KINGSLEY: Greatest -- I did. It seemed to be utterly relevant to where we are right now in the 20th century. We seem to be waiting for something. We don't quite know whether technology is going to give us the answer, whether our gurus are going to give us the answer, whether mass organized religion is going to give us the answer, whether we'll find the answer in our diet, in studying the ecology -- boy, are we waiting for something.

KING: You will take small roles, then? Because you're one of those rare -- a leading-man character actor, Academy Award winner who's also can be the fourth or fifth star of a movie.

KINGSLEY: I'm very happy to do that if I've -- if I -- if I know that I'm going to love the company of my fellow actors, as I did recently in Baltimore. I didn't play a huge part in "Tuck Everlasting." I played the part of the devil. And he's a -- he's a very, very strong, recurring theme in the film. And I had the most wonderful time playing him. KING: How about "Schindler's List?"

KINGSLEY: Harrowing.

KING: Tough to do.

KINGSLEY: Very, very tough, pushed me -- pushed me to the edge of my patience on many occasions.

KING: I'll bet.

"Sexy Beast" -- is it going to receive well, do you think? Are you good at guessing how a picture will be received?

KINGSLEY: So far, in England and Europe and at the Toronto Film Festival, it has done extremely well. So...

KING: It's been an honor having you with us.

KINGSLEY: Oh, sir, you're very kind. My honor, too.

KING: Ben Kingsley -- the new movie is "Sexy Beast." We thank him very much for joining us.

One of my favorites, Robert Wuhl -- he stars and is executive producer of the hit on HBO, "Arliss."

He's next. Don't go away.


UNIDENTIFIED ACTOR: I've had enough of this crime and punishment bollocks. Well, maybe...

KINGSLEY: I won't let you be happy! Why should I?

Friday, the Groverner (ph) -- you'll be there.


KINGSLEY: You will (UNINTELLIGIBLE) doing it. Don't you show me up.

UNIDENTIFIED ACTOR: No, I won't be there.

KINGSLEY: You will! You missed the Roundtree!


KINGSLEY: Yes, Roundtree!


KINGSLEY: Yes, Grovener (ph)!


UNIDENTIFIED ACTOR: I won't be there.

KINGSLEY: You will!


KINGSLEY: Yes! Yes! Yes! Yes! Yes!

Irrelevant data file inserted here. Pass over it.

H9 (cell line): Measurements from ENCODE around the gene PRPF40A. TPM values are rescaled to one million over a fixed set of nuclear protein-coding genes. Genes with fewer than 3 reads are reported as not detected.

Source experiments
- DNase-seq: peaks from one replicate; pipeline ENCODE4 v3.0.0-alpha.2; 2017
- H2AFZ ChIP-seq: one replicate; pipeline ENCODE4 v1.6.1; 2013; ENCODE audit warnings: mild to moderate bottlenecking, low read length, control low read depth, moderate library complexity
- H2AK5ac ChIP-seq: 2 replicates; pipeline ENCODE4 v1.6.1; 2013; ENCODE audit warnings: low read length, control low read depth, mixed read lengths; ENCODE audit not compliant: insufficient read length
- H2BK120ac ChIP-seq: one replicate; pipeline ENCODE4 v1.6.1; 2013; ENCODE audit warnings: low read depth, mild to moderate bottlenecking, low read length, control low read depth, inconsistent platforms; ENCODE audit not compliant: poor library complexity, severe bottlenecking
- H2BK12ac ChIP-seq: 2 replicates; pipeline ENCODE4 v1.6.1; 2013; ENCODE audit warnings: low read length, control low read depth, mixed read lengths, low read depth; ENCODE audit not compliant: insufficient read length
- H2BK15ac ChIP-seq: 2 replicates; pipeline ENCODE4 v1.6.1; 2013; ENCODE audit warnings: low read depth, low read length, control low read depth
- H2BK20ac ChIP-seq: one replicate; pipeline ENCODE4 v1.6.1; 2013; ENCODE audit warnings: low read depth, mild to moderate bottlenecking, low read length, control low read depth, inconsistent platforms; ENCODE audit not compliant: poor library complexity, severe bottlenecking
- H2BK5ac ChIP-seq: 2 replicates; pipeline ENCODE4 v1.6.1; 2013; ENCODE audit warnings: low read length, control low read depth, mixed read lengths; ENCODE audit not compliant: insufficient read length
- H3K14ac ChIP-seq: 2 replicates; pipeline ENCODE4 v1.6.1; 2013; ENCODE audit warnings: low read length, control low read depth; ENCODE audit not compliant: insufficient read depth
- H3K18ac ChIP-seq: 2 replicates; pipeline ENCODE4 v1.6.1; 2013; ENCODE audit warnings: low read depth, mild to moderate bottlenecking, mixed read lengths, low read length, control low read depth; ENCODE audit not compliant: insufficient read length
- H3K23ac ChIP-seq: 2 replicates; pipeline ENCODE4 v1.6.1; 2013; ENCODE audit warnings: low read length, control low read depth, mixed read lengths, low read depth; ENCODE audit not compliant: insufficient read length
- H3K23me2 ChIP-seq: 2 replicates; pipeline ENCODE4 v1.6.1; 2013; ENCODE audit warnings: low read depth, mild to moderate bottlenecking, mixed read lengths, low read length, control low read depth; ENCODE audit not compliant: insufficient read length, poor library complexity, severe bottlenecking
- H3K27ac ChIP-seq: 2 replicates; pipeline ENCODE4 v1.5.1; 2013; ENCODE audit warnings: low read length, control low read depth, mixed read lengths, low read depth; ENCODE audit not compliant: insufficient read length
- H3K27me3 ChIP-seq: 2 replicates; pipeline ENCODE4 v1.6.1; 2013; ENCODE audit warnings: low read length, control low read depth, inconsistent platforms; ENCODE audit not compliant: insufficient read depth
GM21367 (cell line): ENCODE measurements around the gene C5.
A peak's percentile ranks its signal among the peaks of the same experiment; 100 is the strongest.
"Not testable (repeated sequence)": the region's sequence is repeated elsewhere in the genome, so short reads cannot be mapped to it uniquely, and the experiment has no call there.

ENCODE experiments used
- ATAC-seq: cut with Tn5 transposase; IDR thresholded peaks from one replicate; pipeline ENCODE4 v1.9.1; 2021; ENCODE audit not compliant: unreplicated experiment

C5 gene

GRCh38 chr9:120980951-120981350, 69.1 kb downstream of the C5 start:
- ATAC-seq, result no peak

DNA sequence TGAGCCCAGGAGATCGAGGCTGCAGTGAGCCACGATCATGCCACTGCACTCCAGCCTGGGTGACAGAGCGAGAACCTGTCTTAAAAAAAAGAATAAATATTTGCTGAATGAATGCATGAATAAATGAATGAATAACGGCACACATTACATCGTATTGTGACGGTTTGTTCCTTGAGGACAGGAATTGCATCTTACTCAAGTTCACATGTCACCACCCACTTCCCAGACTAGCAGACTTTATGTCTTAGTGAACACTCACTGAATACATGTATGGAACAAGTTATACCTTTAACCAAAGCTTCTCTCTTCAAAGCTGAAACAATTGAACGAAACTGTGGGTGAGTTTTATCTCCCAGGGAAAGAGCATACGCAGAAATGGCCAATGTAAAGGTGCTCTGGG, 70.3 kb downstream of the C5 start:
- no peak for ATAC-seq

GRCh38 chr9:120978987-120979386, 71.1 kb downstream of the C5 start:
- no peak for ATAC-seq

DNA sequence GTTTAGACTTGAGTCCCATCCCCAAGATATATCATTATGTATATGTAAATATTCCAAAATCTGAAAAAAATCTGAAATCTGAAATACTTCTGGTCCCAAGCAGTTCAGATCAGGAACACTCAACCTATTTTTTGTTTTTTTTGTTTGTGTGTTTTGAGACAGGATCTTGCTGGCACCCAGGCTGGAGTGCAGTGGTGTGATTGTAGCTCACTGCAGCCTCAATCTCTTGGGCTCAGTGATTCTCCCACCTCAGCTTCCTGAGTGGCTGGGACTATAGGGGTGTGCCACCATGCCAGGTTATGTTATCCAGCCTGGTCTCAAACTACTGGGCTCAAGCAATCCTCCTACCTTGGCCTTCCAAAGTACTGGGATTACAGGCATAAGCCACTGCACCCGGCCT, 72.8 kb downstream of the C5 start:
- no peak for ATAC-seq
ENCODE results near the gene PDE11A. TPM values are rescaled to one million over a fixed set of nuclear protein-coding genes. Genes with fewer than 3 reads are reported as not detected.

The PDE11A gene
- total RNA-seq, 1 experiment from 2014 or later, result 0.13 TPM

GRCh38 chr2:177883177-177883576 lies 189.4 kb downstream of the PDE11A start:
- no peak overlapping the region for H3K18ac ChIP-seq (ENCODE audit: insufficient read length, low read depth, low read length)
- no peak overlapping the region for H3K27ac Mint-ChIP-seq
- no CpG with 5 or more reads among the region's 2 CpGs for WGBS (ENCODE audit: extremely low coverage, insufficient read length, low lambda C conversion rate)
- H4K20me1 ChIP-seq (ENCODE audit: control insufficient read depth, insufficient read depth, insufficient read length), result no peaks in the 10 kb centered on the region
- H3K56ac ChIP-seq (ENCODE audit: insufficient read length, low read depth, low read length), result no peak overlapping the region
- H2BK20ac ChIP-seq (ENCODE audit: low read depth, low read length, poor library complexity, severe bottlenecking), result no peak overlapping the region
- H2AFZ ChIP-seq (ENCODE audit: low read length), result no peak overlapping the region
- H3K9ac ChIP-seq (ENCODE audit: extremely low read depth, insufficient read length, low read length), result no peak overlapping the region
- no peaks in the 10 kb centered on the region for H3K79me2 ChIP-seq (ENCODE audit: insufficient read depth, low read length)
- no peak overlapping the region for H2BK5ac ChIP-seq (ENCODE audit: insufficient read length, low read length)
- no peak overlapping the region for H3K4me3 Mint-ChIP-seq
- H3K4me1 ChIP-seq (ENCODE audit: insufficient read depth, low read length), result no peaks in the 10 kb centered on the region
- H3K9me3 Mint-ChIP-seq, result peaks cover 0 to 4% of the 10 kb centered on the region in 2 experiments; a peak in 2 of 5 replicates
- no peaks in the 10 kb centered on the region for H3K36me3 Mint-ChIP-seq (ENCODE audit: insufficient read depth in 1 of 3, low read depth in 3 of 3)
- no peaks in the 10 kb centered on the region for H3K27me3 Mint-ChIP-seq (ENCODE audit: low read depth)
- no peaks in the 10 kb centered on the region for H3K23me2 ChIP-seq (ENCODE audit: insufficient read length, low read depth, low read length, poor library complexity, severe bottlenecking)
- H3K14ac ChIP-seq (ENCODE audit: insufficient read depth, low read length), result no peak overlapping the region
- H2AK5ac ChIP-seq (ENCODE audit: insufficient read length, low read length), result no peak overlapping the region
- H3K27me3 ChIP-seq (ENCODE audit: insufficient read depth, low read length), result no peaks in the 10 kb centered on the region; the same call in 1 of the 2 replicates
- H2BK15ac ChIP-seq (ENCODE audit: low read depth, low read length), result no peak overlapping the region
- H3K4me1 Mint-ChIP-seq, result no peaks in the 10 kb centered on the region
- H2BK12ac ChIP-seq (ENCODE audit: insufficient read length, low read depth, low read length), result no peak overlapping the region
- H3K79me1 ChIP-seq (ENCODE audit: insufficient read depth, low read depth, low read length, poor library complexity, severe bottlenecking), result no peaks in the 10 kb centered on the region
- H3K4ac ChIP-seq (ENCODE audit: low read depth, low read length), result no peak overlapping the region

UNIDENTIFIED ACTRESS: Arliss, forgive us for surprising you. We have something to tell you.

UNIDENTIFIED ACTRESS: Something important.

ROBERT WUHL, ACTOR: Rita, would you excuse us.

UNIDENTIFIED ACTRESS: No, Rita can stay. This concerns her too.

WUHL: What's wrong? What did she do?


UNIDENTIFIED ACTRESS: Everything is wonderful. I'm retiring.

WUHL: Sorry?

UNIDENTIFIED ACTRESS: Not now, but in a few months.

WUHL: In a few months? I thought after last night everything was just fine.



WUHL: Great! Then why...

UNIDENTIFIED ACTRESS: Oh, my God, they're having a baby!


KING: Next, one of my favorite people, Robert Wuhl the actor and comedian. More than that, he did a lot of writing for the Academy Awards when Billy Crystal hosted them. He won Emmy Awards for that writing. Robert Wuhl stars and is executive producer of -- HBO has a lot of great things. My favorite is "Arliss" the behind the scenes look at the high pressure world of big money sports. Are you surprised, how long has this been on now?

WUHL: We're going into our sixth year.

KING: This was a role of the dice wasn't it?

WUHL: Yes, it was originally supposed to be a six episode miniseries. And it had branched out and we broadened the show and it went much deeper with character and the stories and it's gotten better every year.

KING: Do you base it on anyone?

WUHL: Not one person, no.

KING: Where did you get the idea, where ideas ever come from, to do a thing about an agent?

WUHL: This was 1991 and Michael Toland had approached HBO with an idea about doing a "Spinal Tap" of sports events like the super bowl and Wimbledon. And HBO I had done a lot of work with so they approached me and I said, Mike, I don't want to do this, I've seen this. But I'd like to do a 6 episode miniseries, a satire on the world of sports and tell in through eyes of one and that should be a sports agent. This is pre-Jerry Maguire, too.

KING: And so "Arliss" was born. Anyway you pick the name? I love the name.

WUHL: Well, I wanted a unique name because like Lee Steinberg or Orrin Tellum (ph) are the only unique names. And when I wrote the name down Arliss, because I new of an actor Arliss Howard, I realized I could make dollar signs with the s's. That's really all it was.

KING: And the show has evolved, has it not, in into deeper subjects than it started with.

WUHL: We started as a big broad comedy, and we still have big funny. I'm first and foremost a comedian, but to me comedy has always been one of the two masks under drama -- comedy and tragedy.

KING: They are close.

WUHL: Yes, it's all drama, so when you get into some morality plays, when you get into the issues and I can explore those issues on HBO. I don't have to be PC. I can tic off advertisers because there aren't any. And we got into abortion, we got into steroid abuse, but we won two awards this last year: One for domestic abuse about a client who was a long time friend who I find out is a wife beater, and from the Alzheimer's Federation because we did a show about Ed Asner who played a long time baseball announcer who was starting to suffer from Alzheimer's.